A prominent Miami Beach architect wants to build a three-story glass and concrete home on the Biscayne Bay end of Belle Isle’s Farrey Lane, just east of The Standard spa resort.
The bayfront site is small, as are all the lots on Farrey Lane, one of two Belle Isle streets developed in the early 1940s with one-story villas. The property is almost 4,300 square feet, tiny by single-family home standards, though the among the largest on Farrey Lane.
The owner is architect Rene Gonzalez, noted for his contemporary glass and stone designs for homes and buildings. One home he designed, a 30,000-square-foot mansion in Indian Creek Village, sold for $47 million in 2012, then the most expensive home sale in Miami-Dade County.
The Farrey Lane home obviously is much smaller than that — proposed to be 2,700 square feet. Gonzalez bought the vacant lot in March 2014 for $1,435,000.
Gonzalez’s proposal may be smaller than his other projects, but it’s big for Farrey Lane, where property records show most homes are two-bedroom, one-bath, and about 1,200 square feet. There are two three bedroom homes on the street, one 1,500 square feet, and the other 2,400, and they also front the bay. All are one story.
The 40-foot height of the home is driven in part by elevating it for flood protection.
Miami Beach’s Design Review Board is scheduled to consider the project on Tuesday. The meeting is scheduled to begin at 8:30 a.m.
Gonzalez is seeking three variances, all driven by the small size of the lot. They would waive minimum setbacks for a dock, for side property lines and for parking in front of the home.
City staff has recommended approving the variances, noting that the actual square footage of the home doesn’t require a variance, nor does the building height.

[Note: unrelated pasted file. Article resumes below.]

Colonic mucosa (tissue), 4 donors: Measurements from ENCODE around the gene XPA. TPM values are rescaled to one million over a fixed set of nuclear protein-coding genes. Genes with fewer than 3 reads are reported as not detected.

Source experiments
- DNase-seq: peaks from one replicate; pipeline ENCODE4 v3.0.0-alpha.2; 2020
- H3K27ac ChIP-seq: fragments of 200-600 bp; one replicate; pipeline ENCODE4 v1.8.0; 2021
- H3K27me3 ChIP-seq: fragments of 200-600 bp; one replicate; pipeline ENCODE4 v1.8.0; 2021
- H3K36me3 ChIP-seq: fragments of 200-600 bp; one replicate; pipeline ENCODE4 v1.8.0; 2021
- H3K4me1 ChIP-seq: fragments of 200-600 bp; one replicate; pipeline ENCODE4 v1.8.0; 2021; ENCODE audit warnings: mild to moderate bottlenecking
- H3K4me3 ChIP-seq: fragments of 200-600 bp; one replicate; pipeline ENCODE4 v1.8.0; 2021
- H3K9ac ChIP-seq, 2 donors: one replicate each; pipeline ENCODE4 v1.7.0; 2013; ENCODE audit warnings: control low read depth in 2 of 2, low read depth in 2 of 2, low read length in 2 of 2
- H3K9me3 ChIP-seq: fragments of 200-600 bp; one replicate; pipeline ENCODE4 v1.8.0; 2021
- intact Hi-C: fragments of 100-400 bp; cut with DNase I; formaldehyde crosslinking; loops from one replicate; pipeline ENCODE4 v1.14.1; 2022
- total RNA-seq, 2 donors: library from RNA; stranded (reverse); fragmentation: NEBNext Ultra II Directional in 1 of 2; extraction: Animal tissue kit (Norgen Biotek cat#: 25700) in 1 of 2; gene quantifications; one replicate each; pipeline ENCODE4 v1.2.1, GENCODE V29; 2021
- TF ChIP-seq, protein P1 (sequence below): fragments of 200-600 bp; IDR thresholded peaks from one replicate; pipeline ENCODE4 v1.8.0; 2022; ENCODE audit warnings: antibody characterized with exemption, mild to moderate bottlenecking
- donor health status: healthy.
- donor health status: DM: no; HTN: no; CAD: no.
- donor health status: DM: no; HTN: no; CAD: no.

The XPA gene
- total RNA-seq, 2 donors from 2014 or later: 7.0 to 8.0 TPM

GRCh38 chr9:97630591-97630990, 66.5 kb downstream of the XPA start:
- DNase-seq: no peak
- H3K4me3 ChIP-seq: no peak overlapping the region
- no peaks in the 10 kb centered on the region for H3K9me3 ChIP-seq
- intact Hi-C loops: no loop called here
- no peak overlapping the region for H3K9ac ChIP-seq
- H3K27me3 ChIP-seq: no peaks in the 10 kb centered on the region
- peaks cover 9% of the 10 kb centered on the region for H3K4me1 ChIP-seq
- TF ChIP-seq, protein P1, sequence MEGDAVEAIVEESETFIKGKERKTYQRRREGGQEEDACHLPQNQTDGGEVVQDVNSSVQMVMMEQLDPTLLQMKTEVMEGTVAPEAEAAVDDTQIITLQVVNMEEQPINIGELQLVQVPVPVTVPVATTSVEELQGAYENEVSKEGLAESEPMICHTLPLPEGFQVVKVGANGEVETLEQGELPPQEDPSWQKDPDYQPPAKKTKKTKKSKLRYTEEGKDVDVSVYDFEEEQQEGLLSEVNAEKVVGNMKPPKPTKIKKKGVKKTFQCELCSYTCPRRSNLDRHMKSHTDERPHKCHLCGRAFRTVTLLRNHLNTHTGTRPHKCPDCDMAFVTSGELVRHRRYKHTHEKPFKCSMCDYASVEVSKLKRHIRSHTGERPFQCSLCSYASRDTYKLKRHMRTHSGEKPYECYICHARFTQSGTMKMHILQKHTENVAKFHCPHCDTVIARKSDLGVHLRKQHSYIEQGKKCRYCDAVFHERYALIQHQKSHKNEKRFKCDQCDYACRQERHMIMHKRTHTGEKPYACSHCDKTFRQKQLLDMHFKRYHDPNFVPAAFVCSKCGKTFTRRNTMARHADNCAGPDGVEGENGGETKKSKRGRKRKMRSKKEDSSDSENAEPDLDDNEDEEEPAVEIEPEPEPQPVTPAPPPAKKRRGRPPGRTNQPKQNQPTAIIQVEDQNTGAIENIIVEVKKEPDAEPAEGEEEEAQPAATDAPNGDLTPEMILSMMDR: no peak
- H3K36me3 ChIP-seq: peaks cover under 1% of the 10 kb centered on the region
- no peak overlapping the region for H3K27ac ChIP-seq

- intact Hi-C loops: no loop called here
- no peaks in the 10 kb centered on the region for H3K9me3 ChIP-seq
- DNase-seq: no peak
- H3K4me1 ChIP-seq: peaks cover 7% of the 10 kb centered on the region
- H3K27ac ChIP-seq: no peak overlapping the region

The Belle Isle Residents Association wants the Design Board to delay its decision. In a email to homeowners, BIRA president Scott Diffenderfer advised that neighbors are concerned about the scale of the project, and Gonzalez has not responded to a request that he meet with the association to give an overview of his plans.
“We have asked that this presentation be deferred until the neighborhood has a chance to review, but it appears the developer is not willing to do that,” he wrote.
Gonzalez’s designs have drawn international praise. He was featured in a July 2013 Wall Street Journal profile, which said he “is interested in how homes reflect and interact with their environments, making glass and reflective surfaces his favorite materials. In one apartment he designed in South Beach, he used reflective latex panels on the ceiling to reflect the view outside, giving the room the impression of being surrounded by the outside scenery.”
Here’s some news:
Belle Isle’s own Scott Diffenderfer, longtime president of the Belle Isle Residents Association, filed papers today to run for Miami Beach City Commission.
He is running for the Group 6 seat, which is being vacated by Commissioner Deede Weithorn, who has indicated she plans to run for the Florida House of Representatives.
Diffenderfer is the second Belle Isle resident to file for the seat. Mark Samuelian, a management consultant, filed his candidacy papers last month. Jeff Cynamon, a real estate attorney specializing in eminent domain casses, has also filed for that seat.
Samuelian, the Community Affairs director of the Alton Road Business Association, lives in the Grand Venetian. He is also on the board of Miami Beach United. (An earlier version of this post omitted this information).
Diffenderfer moved to Miami Beach in 1992 after Hurricane Andrew. He is a Realtor, and lives in the Belle Plaza condo. In addition to his involvement with BIRA, he’s served on the Miami Beach Transportation, Parking and Bicycle-Pedestrian Facilities Committee.